What is the best, but cheapest small incubator?

Discussion in 'Incubating & Hatching Eggs' started by Nicole01, Jul 15, 2011.

  1. Nicole01

    Nicole01 Overrun With Chickens

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    I have a beautiful standard Cochin frizzle girl and my neighbor has a barred rock boy. My neighbor wants a frizzle and I would like 2 more hens. I figure they would be decent layers with the BR genes and be beautiful to look at. Both chicks are very calm and friendly. We have come up with this idea to breed the two and keep the chicks! I personally would like to hand raise them due to more friendly chicks and the fact they are so darn cute.

    I'm just now reading up on all of this and I want to do it right. I have no idea how many fertile eggs I will have since we are only breeding one chicken of mine. I have no idea how often she will lay either, as this is my first flock. I'm assuming I will only get a few eggs to hatch at a time. I then can store the incubator for later use.

    I've searched Amazon.com, but it seems like those incubators have bad reviews. I'm looking for a smaller one that can fit 6-10 eggs? I'm not really sure on the exact sizes they come in.

    The best part is that hubby okay'd me doing this!!! We were planning on breeding sometime this winter or spring. Hopefully winter, I'm keeping it pretty warm in the coop, so my girls keep laying. Thanks in advance.

    Here's my girl at 14 weeks.

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    Last edited: Jul 15, 2011
  2. youngenbreeder

    youngenbreeder Out Of The Brooder

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    I dont no about the best but one of the cheapest would have the be the Hovabator 1602N. i just bought one with turner and added a comp fan and they are pretty decent.
     
  3. georgiagail

    georgiagail Chillin' With My Peeps

    I do like my Brinsea mini advanced. Holds 7 eggs; easy to set up and forget. Just hatched six out of six eggs.

    I purchased mine through their site (www.brinsea.com).

    Gail
     
  4. Gypsy07

    Gypsy07 Chillin' With My Peeps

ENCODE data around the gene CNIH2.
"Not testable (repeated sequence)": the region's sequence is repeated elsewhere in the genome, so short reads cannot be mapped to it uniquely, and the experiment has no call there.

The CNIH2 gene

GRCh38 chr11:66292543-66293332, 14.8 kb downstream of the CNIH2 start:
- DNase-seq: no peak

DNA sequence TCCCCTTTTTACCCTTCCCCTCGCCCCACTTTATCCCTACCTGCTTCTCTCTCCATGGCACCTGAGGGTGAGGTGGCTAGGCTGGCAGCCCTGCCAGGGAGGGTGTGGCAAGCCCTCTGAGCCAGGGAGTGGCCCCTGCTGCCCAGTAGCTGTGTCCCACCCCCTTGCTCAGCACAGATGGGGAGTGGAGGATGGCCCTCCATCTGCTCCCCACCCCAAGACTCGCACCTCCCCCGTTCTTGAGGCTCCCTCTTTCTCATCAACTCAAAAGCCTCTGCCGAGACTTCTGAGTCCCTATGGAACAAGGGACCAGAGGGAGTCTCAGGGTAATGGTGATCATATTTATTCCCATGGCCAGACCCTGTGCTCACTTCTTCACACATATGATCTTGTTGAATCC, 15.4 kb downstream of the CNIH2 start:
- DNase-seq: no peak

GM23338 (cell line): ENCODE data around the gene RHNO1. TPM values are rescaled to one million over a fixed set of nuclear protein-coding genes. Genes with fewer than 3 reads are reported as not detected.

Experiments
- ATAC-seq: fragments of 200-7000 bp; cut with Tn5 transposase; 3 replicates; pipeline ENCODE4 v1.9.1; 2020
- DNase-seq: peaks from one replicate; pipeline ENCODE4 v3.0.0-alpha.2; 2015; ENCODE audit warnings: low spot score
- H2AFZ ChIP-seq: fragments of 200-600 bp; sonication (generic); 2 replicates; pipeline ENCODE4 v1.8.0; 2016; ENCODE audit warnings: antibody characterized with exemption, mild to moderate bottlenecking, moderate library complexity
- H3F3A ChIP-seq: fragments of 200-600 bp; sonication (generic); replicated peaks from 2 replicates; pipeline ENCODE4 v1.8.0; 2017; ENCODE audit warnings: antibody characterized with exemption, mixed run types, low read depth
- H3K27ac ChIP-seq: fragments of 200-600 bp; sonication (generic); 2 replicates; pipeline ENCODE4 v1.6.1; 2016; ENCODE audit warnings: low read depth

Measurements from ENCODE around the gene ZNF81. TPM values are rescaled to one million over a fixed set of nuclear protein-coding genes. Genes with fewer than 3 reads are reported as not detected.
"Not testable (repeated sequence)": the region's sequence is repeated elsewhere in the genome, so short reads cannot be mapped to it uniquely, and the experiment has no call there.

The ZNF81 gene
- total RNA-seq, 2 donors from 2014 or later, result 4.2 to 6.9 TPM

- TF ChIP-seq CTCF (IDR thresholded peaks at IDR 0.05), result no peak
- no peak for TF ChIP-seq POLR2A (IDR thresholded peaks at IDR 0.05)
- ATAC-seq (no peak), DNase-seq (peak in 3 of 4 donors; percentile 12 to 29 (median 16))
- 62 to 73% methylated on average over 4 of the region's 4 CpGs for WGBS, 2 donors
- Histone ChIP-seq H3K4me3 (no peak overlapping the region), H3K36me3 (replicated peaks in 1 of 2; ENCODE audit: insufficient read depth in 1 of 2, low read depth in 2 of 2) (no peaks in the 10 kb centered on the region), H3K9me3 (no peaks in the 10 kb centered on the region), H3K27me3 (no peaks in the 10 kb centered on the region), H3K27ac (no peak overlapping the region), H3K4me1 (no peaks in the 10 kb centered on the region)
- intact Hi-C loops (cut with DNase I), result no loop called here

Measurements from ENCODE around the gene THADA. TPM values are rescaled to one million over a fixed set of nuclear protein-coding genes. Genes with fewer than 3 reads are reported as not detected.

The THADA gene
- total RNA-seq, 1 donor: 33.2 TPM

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    Best and cheapest are two different things! Both versions of the Brinsea mini (with/without digital temp control and automatic turning) are excellent little bators but for the price of the Brinsea which only holds 7 eggs you could have the Hovabator which can hold something like 40 eggs. I don't have one myself but reading what folk on here say about them, I'd say they sound just about as good. The price difference is mostly because the Brinsea is hard moulded plastic and the Hovabator is more fragile styrofoam which will start to look a bit tatty but still be perfectly useable after a dozen hatches and scrubbings out. Obviously you don't want to hatch 40 eggs to begin with but trust me, you soon will!

    Brinsea bators are absolute top quality, they're very reliable and pretty much the best small bators you can buy. And their customer service is excellent too. I don't know about the company that makes the Hovabator but going by what folk on here say, it's a pretty reliable bator too...

    Your frizzle is very pretty btw [​IMG]
     
  5. yinepu

    yinepu Overrun With Chickens

    Brinsea has a coupon right now too.. from their facebook page:

    "Use FBME0611 at checkout before July 17 and save 10% off ALL Brinsea products even those already on sale! Be sure to enter it as above - the first 4 as capital letters and the last four as digits."
     
  6. Islandmom511

    Islandmom511 Chillin' With My Peeps

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    Quote:So I have a question...I have the cheapo "chickubator" and the brinsea is obviously the Cadillac of bators (for the price), but it is similar in size to the chickubator. What do you do when its time to hatch? Do they have room in there to hatch? I feel like mine is so small they need to be moved to something bigger so they can wiggle out (but I don't want to move them too close to lockdown). ***First time hatcher all advice accepted!***
     
  7. georgiagail

    georgiagail Chillin' With My Peeps

    Yep; there's room for them to hatch out. So far, I've never had all eggs hatch at the same time. At the most I've had two chicks hatch out at the same time and they seem to have enough room until I can get them out.

    When I do find them, I move them to my Water Nanny for the first 12 to 24 hours.

    I initially used the Water Nanny when I raised Lady Gouldian finches. It's two critter carriers with an aquarium heater placed in the bottom one (either glued in through a hole in the side or a submersible heater used). Water is added to the bottom carrier to cover the heater which is then turned on. The top carrier is placed in the bottom one to the point where the warm water is allowed to run up the sides (but not over the top). I like to leave them in there so they can dry out and still stay warm before they're moved to the bird cage I used as my brooder.

    I like the Brinsea mini advanced because I can set up and then not worry about turning eggs or stopping the process within three days of hatching (you can program the Brinsea to do that).

    For small batches (and that's really all the room and time I have to do that) it's great.

    Gail
     
  8. Nicole01

    Nicole01 Overrun With Chickens

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    MN
    Thank you very much everyone! I'd like to have the incubator that turns the eggs, but there is a big price difference.
     

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